Difference between revisions of "Phylogenetics: Compositional Heterogeneity Lab"

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(Ordinary models yield the compositional attraction tree)
(Ordinary models yield the compositional attraction tree)
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* ''In what file will the globally optimum tree be saved?'' {{title|gtrig-alltrees.tre|answer}}
* ''In what file will the globally optimum tree be saved?'' {{title|gtrig-alltrees.tre|answer}}
Now run the <tt>paup.nex</tt> file in PAUP*. You can start it like this using qsub:
qsub paup paup.nex
== Non-homogeneous models yield the true tree ==
== Non-homogeneous models yield the true tree ==

Revision as of 22:56, 30 March 2014

Adiantum.png EEB 5349: Phylogenetics
The goal of this lab is to introduce you to the influence of compositional heterogeneity on phylogeny.

Compositional heterogeneity means that the equilibrium nucleotide frequencies (or amino acid frequencies for protein data) change across the tree, something that is not accounted for by the standard nucleotide and amino acid models, which assume stationarity (transition probabilities do not change across the tree and one set of equilibrium frequencies applies to every point along any edge of the tree). Non-stationarity can lead to compositional attraction artifacts in which tips with similar nucleotide composition group together even though they may be completely unrelated

Under Construction (should be finished later today, March 30, 2014)

Simulated data and the true tree

The program p4, written by Peter Foster, specializes in simulating and analyzing data in which nucleotide composition varies across the tree. I used p4 to simulate data on the tree show on the right. The black-colored lineages were characterized by an AT-biased nucleotide composition very different from the red-colored lineages, which were strongly GC-biased. My goal was to generate a data set that would be very susceptible to nucleotide compositional attraction under ordinary substitution models, and in that I succeeded (as you will see). Taxa C and H share many similarities due to the large number of G and C bases they have independently acquired from their AT-rich ancestors, and it will be very tempting for an ordinary nucleotide model such as GTR to place C and H together.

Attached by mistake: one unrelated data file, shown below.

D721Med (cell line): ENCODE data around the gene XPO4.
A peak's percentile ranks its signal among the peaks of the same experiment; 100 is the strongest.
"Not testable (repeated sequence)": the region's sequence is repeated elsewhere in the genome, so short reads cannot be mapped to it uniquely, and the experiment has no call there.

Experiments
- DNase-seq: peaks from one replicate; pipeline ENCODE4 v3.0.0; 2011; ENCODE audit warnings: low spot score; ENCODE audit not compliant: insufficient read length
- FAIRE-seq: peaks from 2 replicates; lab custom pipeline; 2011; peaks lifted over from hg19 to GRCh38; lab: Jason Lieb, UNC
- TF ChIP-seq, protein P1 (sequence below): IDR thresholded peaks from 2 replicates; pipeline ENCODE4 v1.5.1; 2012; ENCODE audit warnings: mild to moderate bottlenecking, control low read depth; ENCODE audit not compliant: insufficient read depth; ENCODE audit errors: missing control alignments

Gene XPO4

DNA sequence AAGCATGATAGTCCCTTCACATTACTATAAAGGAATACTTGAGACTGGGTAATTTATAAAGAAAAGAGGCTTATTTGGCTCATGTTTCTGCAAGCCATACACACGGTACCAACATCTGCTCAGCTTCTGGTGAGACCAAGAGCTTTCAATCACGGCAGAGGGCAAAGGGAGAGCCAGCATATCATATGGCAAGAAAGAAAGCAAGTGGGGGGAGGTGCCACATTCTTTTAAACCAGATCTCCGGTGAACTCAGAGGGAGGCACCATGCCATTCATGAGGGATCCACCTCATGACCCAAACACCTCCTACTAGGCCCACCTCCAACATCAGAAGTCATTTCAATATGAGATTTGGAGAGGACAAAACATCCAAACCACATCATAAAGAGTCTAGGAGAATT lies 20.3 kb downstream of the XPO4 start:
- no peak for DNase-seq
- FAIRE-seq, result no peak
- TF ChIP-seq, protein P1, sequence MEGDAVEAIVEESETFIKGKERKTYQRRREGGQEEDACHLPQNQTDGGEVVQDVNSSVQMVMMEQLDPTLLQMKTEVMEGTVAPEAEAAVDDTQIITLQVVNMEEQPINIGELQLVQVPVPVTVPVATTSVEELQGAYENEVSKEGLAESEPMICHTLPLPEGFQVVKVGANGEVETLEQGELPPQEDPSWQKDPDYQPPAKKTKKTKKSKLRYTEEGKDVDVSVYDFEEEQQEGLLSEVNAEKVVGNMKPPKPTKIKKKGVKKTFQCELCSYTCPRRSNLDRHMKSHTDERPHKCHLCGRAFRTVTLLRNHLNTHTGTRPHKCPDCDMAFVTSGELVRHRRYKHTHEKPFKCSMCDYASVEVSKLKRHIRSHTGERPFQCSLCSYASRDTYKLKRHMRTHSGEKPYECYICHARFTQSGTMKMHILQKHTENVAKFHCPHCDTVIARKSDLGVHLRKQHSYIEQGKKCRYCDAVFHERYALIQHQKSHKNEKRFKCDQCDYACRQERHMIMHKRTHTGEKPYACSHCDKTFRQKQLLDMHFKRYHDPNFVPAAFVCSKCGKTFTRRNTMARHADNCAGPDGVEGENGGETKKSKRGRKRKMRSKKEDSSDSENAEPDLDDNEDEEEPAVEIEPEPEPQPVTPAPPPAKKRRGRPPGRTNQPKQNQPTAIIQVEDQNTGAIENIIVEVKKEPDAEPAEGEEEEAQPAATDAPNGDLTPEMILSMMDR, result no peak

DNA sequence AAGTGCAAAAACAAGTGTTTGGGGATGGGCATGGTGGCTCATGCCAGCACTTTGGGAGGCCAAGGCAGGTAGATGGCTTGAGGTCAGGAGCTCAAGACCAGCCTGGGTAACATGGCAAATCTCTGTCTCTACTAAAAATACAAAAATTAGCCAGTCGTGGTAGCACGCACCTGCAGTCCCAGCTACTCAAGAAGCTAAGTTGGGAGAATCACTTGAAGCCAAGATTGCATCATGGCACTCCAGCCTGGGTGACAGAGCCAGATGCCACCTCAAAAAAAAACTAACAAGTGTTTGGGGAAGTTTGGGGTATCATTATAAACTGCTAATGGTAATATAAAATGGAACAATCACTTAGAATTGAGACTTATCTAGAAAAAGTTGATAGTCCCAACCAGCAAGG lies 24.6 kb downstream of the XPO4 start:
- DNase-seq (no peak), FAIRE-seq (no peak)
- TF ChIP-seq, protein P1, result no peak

First, log in to the cluster and use qlogin to acquire a free slot. Then download the 500-site simulated data set to a directory named nhlab in your home directory on the cluster:

mkdir nhlab
cd nhlab
curl http://hydrodictyon.eeb.uconn.edu/people/plewis/courses/phylogenetics/labs/sim500.nex > sim500.nex

At the end of this lab, I will show you how I simulated this data set in p4, but I don't want you to take time doing that now - the analysis will take quite a bit of lab time so I want you to get started on that right away.

Running nhPhyloBayes

You will perform analyses using the program nhPhyloBayes, written by Samuel Blanquart. nhPhyloBayes is available as a tar archive from nh_PhyloBayes_0.2.3.tar, but I have already downloaded, compiled, and installed nhPhyloBayes for you on the cluster, so you can start your run right away. The following command assumes you are currently inside ~/nhlab, where ~ is a symbol that means your home directory. Note that we are not using qsub to start this run; I'll explain everything in a minute, but for now just (very carefully) type in the following line (or, better yet, copy and paste it) and then press the enter key: